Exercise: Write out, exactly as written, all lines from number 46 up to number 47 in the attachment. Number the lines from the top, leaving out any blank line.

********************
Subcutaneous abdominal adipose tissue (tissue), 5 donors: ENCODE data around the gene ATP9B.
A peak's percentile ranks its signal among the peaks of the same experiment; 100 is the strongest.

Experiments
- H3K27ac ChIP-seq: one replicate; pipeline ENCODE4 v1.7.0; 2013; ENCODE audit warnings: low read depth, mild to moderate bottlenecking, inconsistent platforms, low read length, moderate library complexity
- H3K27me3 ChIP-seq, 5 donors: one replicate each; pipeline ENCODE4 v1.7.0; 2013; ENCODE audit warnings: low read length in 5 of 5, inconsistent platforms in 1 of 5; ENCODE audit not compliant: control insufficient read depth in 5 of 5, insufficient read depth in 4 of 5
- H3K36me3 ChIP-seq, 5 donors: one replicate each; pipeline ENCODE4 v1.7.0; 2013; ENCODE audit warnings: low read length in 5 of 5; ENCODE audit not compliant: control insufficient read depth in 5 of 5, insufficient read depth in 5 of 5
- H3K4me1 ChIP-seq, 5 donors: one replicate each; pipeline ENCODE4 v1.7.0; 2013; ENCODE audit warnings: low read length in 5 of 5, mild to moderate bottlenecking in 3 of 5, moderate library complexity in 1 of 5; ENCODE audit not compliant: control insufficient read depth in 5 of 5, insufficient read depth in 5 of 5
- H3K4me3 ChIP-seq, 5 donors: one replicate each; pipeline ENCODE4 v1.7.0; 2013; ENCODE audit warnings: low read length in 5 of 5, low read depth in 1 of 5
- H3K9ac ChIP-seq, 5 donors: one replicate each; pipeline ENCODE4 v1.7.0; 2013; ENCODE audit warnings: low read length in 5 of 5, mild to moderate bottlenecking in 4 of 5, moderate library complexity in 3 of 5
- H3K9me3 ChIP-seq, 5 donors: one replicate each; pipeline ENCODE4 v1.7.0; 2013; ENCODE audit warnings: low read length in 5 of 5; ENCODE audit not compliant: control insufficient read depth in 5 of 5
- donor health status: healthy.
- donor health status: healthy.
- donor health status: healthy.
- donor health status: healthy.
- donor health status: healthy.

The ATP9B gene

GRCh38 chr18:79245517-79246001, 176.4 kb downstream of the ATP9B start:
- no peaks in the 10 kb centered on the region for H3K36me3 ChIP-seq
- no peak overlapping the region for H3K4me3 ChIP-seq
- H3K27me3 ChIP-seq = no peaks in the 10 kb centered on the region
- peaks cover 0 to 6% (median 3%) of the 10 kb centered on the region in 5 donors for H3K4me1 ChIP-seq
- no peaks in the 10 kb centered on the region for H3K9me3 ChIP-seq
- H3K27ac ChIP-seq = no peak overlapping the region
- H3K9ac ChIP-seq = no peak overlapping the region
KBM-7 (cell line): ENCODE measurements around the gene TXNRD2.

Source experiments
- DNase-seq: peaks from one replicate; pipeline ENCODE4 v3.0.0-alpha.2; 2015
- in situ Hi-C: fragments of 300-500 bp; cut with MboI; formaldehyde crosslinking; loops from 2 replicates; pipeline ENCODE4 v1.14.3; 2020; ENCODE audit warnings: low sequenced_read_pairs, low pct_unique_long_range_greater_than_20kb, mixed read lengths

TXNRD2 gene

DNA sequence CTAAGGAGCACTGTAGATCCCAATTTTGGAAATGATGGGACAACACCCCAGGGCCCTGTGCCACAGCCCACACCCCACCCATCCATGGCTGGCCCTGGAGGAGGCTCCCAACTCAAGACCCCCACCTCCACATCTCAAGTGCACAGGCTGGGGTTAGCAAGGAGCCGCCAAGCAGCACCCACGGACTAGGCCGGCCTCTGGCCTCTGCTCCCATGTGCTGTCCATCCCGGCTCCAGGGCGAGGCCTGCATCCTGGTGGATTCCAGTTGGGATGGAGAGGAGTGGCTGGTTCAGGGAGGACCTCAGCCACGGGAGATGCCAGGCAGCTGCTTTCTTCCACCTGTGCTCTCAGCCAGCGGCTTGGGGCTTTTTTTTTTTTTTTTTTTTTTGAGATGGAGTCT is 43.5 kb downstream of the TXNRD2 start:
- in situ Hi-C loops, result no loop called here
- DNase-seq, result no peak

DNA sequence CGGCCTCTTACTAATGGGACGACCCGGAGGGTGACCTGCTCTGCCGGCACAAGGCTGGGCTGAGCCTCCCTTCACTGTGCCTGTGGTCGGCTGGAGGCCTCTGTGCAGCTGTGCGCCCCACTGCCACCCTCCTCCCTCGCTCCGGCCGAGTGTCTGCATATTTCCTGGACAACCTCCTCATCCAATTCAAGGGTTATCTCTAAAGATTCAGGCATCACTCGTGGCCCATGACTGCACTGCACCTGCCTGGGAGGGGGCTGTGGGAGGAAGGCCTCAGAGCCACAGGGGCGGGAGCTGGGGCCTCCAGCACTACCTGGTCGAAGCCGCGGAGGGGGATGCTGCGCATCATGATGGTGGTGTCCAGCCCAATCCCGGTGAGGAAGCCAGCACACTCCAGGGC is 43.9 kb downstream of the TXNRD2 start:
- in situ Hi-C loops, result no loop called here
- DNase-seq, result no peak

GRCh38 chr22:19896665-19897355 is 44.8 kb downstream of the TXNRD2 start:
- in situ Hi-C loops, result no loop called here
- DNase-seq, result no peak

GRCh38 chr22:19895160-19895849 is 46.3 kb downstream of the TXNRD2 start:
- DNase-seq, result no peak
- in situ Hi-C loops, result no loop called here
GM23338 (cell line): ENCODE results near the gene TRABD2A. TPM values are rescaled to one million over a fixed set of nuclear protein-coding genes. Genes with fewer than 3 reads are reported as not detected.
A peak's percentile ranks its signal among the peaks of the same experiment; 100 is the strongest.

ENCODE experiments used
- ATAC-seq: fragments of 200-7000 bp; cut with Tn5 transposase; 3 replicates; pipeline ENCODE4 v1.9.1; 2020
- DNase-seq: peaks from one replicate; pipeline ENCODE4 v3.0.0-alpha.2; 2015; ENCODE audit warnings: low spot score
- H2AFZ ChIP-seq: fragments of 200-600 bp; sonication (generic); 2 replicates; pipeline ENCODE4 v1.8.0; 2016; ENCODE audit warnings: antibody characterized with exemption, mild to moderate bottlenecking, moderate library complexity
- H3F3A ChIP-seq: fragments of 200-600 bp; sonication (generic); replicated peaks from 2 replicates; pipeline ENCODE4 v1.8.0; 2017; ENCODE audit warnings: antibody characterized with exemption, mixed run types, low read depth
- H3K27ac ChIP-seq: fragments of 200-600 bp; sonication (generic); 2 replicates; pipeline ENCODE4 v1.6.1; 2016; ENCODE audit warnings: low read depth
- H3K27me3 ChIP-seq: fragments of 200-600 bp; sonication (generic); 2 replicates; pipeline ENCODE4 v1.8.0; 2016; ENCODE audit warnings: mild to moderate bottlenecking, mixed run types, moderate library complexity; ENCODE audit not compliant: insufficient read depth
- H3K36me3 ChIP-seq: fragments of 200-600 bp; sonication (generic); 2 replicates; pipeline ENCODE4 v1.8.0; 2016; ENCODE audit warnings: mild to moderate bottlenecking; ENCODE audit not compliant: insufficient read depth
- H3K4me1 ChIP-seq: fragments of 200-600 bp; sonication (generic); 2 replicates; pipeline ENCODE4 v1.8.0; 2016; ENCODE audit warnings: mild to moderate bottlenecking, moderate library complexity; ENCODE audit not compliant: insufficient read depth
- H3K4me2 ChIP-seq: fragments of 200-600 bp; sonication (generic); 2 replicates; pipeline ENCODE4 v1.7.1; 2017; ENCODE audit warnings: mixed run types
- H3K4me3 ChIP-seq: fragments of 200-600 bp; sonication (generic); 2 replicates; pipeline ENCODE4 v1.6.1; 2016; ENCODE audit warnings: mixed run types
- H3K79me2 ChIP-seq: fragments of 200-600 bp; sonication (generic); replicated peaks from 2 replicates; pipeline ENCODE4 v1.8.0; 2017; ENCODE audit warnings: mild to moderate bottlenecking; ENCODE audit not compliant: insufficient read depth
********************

- DNase-seq: peaks from one replicate; pipeline ENCODE4 v3.0.0-alpha.2; 2015; ENCODE audit warnings: low spot score
- H2AFZ ChIP-seq: fragments of 200-600 bp; sonication (generic); 2 replicates; pipeline ENCODE4 v1.8.0; 2016; ENCODE audit warnings: antibody characterized with exemption, mild to moderate bottlenecking, moderate library complexity